Fresh Ruby Tuesday CEO Searching for Brand's ‘New Voice’


Now that the deal is done, it’s time to start rebuilding at Ruby Tuesday. The brand has named Ray Blanchette CEO. He has a big task ahead of him as he looks to put the brand on a new course toward growth.

“This is a brand that has had declining guest counts for a decade, that's the number one priority in the business,” Blanchette said during the 2018 ICR Conference.

Blanchette joins Ruby Tuesday from Au Bon Pain, where he served as the company’s president and CEO since June 2016, including through the acquisition of the company by Panera Bread in December 2017. Prior to Au Bon Pain, from 2007-2015, he served as president, CEO and a member of the Board of Directors of Ignite Restaurant Group, Inc., the parent company of the Joe’s Crab Shack and Brick House Tap & Tavern brands, according to a press release.

Aziz Hashim, founder and managing partner of NRD Capital and the new owner of the brand after finalizing the purchase on December 21, said while there were a lot of people who were confused by the purchase, his investors (LPs) were all in when they saw the price of $2.40 per share or $335 million.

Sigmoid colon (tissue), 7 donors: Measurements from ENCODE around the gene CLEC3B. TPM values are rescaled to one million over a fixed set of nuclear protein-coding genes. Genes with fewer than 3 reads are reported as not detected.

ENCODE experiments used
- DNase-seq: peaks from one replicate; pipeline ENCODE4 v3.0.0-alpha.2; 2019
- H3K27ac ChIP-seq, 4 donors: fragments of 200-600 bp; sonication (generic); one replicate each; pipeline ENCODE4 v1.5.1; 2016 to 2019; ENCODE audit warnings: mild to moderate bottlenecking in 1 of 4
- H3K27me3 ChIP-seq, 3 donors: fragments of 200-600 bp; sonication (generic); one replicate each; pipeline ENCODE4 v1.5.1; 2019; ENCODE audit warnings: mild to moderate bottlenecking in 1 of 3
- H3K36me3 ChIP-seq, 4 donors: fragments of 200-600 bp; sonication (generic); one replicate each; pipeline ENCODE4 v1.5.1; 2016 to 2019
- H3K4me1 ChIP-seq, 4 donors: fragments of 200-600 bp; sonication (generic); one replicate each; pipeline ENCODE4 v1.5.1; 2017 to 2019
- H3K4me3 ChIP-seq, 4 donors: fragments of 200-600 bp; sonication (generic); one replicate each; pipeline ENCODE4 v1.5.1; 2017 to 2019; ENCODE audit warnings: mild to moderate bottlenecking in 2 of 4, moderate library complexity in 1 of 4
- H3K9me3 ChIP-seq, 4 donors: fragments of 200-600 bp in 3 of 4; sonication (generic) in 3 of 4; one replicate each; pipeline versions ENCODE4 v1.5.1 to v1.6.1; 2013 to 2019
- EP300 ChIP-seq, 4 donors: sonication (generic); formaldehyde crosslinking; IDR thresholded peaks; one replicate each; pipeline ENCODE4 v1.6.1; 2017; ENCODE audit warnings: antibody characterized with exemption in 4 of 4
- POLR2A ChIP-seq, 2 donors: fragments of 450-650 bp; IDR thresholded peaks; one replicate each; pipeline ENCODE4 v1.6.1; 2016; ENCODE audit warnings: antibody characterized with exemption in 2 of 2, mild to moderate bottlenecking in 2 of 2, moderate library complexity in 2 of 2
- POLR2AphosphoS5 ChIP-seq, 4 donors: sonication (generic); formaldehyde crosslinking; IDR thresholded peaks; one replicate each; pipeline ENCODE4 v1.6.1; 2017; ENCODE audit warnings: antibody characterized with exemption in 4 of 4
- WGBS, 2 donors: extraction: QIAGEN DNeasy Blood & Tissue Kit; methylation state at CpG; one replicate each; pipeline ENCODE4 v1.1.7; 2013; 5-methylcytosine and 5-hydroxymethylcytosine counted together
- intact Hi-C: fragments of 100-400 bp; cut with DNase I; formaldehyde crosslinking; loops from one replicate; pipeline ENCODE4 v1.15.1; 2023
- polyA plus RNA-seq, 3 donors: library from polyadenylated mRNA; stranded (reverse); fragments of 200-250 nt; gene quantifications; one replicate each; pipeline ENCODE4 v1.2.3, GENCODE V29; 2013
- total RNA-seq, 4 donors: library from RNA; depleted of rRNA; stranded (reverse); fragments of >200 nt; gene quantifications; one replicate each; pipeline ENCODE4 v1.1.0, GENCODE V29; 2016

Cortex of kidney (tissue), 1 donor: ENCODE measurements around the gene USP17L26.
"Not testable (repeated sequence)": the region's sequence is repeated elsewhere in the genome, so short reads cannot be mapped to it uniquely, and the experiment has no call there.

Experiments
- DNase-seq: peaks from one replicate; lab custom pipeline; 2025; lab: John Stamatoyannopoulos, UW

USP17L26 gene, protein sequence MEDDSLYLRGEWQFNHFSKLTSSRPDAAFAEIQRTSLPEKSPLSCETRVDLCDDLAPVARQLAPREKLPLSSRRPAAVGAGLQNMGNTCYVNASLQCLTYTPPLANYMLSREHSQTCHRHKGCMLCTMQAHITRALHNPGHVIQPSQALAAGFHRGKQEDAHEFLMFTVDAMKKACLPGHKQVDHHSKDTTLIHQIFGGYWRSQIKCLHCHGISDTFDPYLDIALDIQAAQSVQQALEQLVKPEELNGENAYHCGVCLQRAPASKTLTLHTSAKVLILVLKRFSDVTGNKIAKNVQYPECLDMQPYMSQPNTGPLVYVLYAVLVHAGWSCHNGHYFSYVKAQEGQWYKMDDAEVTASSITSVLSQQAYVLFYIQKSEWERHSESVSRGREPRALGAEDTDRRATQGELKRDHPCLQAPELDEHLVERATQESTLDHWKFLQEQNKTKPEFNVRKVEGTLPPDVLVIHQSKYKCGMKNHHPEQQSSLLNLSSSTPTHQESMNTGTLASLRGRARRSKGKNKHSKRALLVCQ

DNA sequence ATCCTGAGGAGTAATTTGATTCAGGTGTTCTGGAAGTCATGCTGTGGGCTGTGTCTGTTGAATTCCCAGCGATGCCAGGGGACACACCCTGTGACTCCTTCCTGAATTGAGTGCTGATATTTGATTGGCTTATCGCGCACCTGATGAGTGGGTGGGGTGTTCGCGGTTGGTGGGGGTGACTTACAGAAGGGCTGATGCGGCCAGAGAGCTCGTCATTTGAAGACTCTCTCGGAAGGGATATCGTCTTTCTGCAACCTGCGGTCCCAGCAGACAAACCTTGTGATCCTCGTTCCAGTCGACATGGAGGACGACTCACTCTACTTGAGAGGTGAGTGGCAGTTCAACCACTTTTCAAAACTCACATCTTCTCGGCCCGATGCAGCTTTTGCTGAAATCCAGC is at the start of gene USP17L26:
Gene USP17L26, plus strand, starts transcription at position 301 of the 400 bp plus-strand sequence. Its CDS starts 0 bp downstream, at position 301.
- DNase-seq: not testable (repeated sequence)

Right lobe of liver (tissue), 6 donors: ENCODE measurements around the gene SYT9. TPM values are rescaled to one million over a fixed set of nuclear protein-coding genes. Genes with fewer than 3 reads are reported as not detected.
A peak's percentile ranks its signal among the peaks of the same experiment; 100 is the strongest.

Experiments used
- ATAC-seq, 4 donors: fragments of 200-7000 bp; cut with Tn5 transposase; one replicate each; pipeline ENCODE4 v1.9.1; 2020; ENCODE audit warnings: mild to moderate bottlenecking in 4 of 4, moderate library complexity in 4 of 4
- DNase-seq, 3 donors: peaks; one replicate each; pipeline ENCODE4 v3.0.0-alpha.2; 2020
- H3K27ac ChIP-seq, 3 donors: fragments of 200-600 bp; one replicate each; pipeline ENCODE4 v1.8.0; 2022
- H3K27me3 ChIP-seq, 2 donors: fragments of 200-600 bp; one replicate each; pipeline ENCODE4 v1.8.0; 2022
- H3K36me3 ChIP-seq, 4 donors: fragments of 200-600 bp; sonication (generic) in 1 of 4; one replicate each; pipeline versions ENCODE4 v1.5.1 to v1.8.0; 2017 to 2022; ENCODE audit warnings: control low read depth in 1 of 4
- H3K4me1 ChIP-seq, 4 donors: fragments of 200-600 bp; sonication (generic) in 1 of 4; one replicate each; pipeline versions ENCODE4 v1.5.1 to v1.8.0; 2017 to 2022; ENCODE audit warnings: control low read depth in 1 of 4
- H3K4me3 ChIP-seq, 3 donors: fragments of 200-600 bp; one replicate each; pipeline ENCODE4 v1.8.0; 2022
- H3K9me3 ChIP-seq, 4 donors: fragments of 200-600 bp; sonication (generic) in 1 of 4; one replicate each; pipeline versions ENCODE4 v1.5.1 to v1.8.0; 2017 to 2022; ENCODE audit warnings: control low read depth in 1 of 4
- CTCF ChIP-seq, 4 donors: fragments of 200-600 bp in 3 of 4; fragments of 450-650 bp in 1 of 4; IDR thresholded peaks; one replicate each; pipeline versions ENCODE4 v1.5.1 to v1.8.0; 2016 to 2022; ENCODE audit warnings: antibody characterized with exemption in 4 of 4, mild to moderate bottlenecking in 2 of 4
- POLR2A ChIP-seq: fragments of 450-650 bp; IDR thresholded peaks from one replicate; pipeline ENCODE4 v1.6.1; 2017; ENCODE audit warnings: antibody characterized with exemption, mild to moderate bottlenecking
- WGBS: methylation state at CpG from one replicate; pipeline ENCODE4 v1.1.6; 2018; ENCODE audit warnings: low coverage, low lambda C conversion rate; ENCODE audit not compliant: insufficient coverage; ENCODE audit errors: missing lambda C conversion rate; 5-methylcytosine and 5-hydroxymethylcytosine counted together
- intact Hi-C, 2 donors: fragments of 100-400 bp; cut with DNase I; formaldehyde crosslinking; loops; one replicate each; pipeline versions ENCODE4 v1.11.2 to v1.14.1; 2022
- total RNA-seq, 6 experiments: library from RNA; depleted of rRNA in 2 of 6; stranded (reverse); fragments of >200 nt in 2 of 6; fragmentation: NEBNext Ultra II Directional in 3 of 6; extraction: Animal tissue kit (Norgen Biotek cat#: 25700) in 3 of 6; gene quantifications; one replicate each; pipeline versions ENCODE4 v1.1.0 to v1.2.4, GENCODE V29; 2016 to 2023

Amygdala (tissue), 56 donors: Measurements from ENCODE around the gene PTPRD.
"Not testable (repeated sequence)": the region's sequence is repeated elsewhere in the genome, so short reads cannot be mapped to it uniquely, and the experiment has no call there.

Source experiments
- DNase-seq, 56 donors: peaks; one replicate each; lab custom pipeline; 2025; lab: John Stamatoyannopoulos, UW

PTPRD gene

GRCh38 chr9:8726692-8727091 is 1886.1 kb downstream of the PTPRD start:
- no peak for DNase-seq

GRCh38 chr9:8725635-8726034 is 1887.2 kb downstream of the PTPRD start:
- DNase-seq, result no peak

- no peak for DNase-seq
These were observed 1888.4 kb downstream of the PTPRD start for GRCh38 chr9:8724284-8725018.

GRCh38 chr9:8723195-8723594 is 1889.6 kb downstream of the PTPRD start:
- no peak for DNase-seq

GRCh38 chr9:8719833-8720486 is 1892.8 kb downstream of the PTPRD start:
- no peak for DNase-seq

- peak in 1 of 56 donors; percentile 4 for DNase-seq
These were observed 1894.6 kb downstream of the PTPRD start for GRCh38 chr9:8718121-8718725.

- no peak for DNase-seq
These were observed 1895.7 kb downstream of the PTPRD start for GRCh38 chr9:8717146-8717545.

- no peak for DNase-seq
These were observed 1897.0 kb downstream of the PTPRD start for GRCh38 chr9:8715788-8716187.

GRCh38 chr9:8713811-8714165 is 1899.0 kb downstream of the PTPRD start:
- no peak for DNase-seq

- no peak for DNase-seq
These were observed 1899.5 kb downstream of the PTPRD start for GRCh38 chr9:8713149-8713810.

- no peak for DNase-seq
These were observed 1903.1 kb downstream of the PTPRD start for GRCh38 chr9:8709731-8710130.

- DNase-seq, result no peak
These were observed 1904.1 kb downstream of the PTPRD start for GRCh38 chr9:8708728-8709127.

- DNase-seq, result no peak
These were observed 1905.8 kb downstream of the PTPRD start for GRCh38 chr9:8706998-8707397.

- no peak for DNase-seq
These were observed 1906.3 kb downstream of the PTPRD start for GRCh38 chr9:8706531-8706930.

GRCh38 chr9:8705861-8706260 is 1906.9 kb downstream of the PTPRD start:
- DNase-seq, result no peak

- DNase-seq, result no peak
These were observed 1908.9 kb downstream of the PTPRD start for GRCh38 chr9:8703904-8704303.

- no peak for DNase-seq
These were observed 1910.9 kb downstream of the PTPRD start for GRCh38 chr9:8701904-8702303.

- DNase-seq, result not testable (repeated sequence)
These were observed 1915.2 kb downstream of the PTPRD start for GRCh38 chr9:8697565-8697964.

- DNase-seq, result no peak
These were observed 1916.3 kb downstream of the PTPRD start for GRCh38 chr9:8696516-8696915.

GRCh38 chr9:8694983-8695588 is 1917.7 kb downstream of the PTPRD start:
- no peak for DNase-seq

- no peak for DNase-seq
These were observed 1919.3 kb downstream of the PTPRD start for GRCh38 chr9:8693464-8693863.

“I think that’s the benefit of LPs that are owners,” said Hashim. “Every single one of them gave a thumbs up when they saw that price.”

He said that there is certainly a lot of work to do, but the brand still has “good bones.”

“For the most part, when you talk about Ruby Tuesday, you don’t get a frown,” said Hashim. “It’s just that we stopped going because things changed.”

Expect big changes under Blanchette, starting in the kitchen.

“A lot of food innovation, and at the end of the day, you have to sell an experience that you can get off the couch for,” said Blanchette. “I think we have to find a new voice for the brand, we have to make a different noise.”

But don’t expect the brand to get overly aggressive on value despite competition on price from other casual dining as well as QSR.

“When you look at causal dining, you have winners and losers out there. The folks racing to the bottom have proven time and time again that it’s not a winning formula,” said Blanchette.

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